Whether you are giving as a gift for a littlie, or purchasing toys as for your own home, toys can be expensive. Deliberate thought about how a toy is to be used can save wasted time and money. Have you thought about these aspects?
Safety – NOT always the first priority but essential. Ask yourself if the toy is safe for the age child or will you always need to monitor its usage? Such things as bits that come off – could they be swallowed or fit up a nose or in an ear? Could little fingers get stuck in the moving parts? Are the edges and corners too sharp, given that toys are usually found at ground level, what would happen if you walk into it? And then there is the paint – check that it is child safe. Sometimes more expensive, locally made toys are safer in this regard than cheap imports.
Use – seems obvious but please ask yourself how you seeing this toy being used? Is it an everyday toy? Is there only one way to use it or will it be helpful in extending imagination? For very small children a stack of wooden cubes may be a better investment than the fit together blocks that only work in one position.
Thinking – deliberating planning how your children will extend their thinking is worth the effort. Ask yourself if we play with this toy what language will we need? Words such as longer, taller, faster, bigger, littler, and all the colours spring to mind. Of course, not everything is about that, but if you find a toy that can be fun AND educational, why not get that one over the just fun one?
Longevity – both for the construction (sturdy enough), and for the stage of the child. Something really appropriate for a three year old such as a glove puppet may still interest your seven year old. A word on this though – some things are just necessary for the stage. For example those triangular crayons that are so good for teaching grip for beginners, are worth the money. Value toys (and crayons) will always have a market, either for sale or passing on, when your children have finished with them.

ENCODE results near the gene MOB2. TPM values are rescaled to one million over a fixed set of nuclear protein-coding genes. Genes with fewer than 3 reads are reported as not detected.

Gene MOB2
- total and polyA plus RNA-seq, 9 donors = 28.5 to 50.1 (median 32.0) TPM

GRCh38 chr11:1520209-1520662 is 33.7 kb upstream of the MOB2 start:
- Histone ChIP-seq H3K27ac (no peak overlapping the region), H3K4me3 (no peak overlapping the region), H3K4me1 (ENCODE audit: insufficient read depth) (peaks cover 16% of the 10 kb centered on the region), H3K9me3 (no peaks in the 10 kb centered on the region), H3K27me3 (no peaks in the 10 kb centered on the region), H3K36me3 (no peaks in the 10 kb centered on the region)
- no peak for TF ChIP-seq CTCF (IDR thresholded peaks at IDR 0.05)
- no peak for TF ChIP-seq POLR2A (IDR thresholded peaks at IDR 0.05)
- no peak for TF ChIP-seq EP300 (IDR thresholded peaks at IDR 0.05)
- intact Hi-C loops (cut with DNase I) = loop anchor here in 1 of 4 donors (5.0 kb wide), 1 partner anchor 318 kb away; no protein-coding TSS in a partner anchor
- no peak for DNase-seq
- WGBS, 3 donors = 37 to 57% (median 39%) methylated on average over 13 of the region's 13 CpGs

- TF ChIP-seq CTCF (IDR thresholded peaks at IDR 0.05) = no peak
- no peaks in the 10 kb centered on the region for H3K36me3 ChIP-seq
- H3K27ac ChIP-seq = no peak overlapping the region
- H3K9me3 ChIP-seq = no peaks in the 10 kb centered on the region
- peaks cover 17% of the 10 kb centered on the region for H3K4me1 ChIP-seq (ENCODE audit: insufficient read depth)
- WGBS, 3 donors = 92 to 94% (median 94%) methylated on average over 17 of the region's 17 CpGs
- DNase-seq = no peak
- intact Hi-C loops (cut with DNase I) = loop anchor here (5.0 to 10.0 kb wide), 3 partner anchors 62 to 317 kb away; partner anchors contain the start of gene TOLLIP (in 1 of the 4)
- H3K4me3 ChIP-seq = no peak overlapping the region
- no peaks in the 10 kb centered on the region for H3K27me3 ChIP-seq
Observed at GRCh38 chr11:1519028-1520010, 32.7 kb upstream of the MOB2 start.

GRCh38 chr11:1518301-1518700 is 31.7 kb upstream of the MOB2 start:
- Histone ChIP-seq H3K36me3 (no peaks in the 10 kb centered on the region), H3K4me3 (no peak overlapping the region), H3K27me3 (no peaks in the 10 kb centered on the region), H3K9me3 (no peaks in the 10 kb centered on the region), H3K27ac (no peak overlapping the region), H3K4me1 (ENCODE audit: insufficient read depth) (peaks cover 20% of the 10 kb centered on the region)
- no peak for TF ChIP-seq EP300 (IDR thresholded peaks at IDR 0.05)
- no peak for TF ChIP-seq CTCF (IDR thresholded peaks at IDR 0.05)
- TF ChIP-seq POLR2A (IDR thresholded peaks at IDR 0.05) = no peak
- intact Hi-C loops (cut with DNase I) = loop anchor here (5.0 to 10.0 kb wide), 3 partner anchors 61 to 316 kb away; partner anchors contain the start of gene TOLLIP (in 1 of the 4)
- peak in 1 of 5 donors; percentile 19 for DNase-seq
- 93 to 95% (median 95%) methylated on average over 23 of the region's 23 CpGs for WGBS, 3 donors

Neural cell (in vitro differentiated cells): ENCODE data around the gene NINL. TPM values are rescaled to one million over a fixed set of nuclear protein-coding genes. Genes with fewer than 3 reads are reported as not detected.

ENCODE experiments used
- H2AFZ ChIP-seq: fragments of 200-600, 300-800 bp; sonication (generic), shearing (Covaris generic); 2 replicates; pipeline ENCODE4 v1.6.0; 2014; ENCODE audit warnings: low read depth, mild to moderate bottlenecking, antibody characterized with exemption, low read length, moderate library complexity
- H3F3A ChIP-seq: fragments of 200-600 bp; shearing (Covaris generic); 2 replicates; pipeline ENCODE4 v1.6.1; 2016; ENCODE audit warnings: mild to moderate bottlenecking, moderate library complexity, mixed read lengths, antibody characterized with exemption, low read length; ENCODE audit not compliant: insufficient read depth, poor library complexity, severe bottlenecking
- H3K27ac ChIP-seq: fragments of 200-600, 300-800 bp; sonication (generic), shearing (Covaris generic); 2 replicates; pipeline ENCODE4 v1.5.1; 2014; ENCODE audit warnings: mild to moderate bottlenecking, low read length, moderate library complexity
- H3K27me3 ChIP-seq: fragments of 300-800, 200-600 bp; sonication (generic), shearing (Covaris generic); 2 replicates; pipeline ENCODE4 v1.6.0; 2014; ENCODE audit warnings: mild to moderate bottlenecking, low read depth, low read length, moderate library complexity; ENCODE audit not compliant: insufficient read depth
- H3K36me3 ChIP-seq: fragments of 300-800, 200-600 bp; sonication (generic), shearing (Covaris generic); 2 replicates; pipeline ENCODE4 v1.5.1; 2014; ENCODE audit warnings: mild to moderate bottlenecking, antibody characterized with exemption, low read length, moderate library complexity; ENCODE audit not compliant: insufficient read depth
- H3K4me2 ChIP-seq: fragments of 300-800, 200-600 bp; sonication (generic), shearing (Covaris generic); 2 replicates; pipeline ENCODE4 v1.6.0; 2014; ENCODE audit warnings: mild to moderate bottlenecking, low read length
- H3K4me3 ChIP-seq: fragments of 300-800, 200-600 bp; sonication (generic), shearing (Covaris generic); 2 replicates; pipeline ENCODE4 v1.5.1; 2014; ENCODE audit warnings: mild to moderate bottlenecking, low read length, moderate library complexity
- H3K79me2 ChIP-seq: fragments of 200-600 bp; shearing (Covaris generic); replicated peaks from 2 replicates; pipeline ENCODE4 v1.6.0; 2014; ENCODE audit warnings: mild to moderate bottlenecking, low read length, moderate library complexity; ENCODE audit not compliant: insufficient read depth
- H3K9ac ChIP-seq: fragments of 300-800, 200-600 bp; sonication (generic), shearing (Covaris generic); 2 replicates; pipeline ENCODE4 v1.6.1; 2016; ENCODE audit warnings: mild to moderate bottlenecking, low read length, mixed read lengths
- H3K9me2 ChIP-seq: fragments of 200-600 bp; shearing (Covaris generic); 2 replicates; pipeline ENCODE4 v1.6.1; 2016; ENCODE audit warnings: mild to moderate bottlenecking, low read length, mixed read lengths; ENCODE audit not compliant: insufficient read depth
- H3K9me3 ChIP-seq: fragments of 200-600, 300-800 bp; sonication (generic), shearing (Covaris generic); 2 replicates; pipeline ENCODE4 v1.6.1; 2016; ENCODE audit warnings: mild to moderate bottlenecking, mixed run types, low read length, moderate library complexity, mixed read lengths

Storage – where will the thing live? If it is a 2m high teddy bear, which is great to roll around on the floor and to lie in to read books, ask yourself is there enough room in the bedroom, the lounge? The big trolley car is great to rent for the few weeks that your child needs it – do you want to store it for a year? Five years? Your call!
Deliberately selecting some basic toys for your home is a pleasure. The other ‘themed’ toys, (eg. Disney characters) can be suggested to kind family and friends as presents, or alternatively, hired at your local Toy Library, for a season.
Homemade toys always have a place. Pot lids and wooden spoons you know about. Shakers and drums are easy to make and can be customised to the size of little hands. Learning to shake to the beat at two years old helps install expectation of repetition and familiarity (rhythm) which is an important skill in early reading. Home made*ice cream containers with lids on, with a large square cut out in the lid, with very large holes can be used as early as nine months, the lid design can become more specific as the child’s skills (and your cutting out skills!) increase. Give it a go!
* This is NOT posting boxes. Posting boxes meet a specific need in teaching mathematical concepts of rotation, matching, seriation and 3D visualisation, and social skills in perseverance and critical thinking.